However, the problem with that is that none of these three pitchers is likely to become much better than mid-level starters in baseball. Turner has the best chance, as he was the most highly touted of the three pitchers from their minor league days, but even he has a relatively low ceiling after years of being considered an elite pitching prospect. After consistently showing a decreased fastball velocity, a lot of minor league evaluators dropped their expectations of Turner in the last two years. Eovaldi seems to lack control and swing-and-miss stuff, while Alvarez similarly had troubles striking out hitters, even in the minors.
This is a problem for 2013 because, even if these players matched their ceilings right now, they would not make a significant dent in the Marlins' win total this season. If Turner, Eovaldi, and Alvarez each turned in 3.5-win seasons in 2013, they would probably yield the Marlins six additional wins. With that likelihood essentially impossible, it is best Marlins fans expect slow and steady progression from these three youngsters (Alvarez is the oldest at age 23 in 2013).
After Beinfest hyped the Marlins' pitching staff, he toned down the likelihood of a good season by admitting the club was a work in progress.
"We have so many new faces that we need to really take a breath, get our new manager and new coaching staff in place, and watch these guys every day," Beinfest said. "Things are continually on the go. There are going to be roster changes along the way, whether it's players coming from the outside or players graduating from the inside. This is a work in progress."
This part is completely true, but given where the Marlins are at on the win curve, I certainly would not get used to seeing all of these faces consistently. In 1998, by the 50th game of the season, the Marlins boasted a regular lineup featuring the likes of Greg Zaun, Derrek Lee, Todd Zeile, Edgar Renteria, Cliff Floyd, and Todd Dunwoody, among others. Of the eight starting position players that day, only two were playing prominent roles on the team by 2000, and only one was a member of the 2003 World Series team. It is very likely that a number of these players simply will not be members of the next winning Marlins club, if only because attrition in the majors is so prevalent. The chances that the Marlins struck a winning or even useful piece in a majority of the 2013 starting lineup is very low.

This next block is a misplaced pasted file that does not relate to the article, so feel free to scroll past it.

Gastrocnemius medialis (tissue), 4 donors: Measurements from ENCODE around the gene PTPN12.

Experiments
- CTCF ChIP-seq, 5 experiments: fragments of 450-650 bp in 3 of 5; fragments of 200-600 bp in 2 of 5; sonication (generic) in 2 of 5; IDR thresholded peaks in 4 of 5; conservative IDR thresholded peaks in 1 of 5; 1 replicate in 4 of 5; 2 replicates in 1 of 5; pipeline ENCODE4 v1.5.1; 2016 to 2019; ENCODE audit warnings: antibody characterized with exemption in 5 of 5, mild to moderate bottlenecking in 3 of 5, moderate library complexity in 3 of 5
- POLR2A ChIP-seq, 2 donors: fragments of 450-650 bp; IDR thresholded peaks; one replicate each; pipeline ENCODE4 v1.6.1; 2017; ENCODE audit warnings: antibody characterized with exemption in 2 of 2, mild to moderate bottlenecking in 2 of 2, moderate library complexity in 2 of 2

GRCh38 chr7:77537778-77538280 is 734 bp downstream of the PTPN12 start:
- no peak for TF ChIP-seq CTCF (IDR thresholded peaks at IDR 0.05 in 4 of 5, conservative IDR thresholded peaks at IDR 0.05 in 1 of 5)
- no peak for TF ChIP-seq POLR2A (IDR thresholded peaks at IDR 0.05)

Finally, Beinfest admits that, despite his positive outlook, the team must be realistic with what it has.
"I think we need to be realistic about where we're at," Beinfest said. "I'm not sure we even know exactly where we're at until we get on the field."
"We're going to be keeping an eye on them almost as much as what's going on in the big leagues, so that we can figure out the timetable for all this good young talent to come together as one..."
This is more of what most Marlins fans are expecting for 2013. This season will be an honest evaluation of the few pieces the Marlins have who are major league ready as of right now. Guys like Turner, Eovaldi, Alvarez, Rob Brantly, and Adeiny Hechavarria are prime focuses for this year, if only because the development of any or all of these guys will be crucial for the future success of this team. The likelihood of Stanton, Morrison, or Nolasco being around beyond 2014 is very low. The team's other players are not critical to the future of the Marlins. All eyes are on these four players as potential future pieces for the Marlins.
These four names may go down as the most important in the 2013 year for the Fish. In February, we here at Fish Stripes will begin looking forward to the 2013 year, and one of the things I plan on doing is putting on the optimistic hat for just a little while before the negativity of the season begins to bog us down. For each critical Marlin in 2013, we are going to examine a best- and worst-case scenario before spring training begins and we officially start previewing the honest projections for the 2013 season. In just a little while, we can start dreaming a little about the players we now have to see just what the bright side is on those four important Marlins.
An open letter to my Emmaus brothers. How does our self-professed Christian faith differ from being a UN diplomat? The spiritual veil is much more easily pierced than diplomatic immunity. Waving a Christian card when personal behavior runs contrary to … Continue reading →
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The Phillies have added three key offensive players this off-season. Two of them are bad defensive players who don’t walkRead the Rest...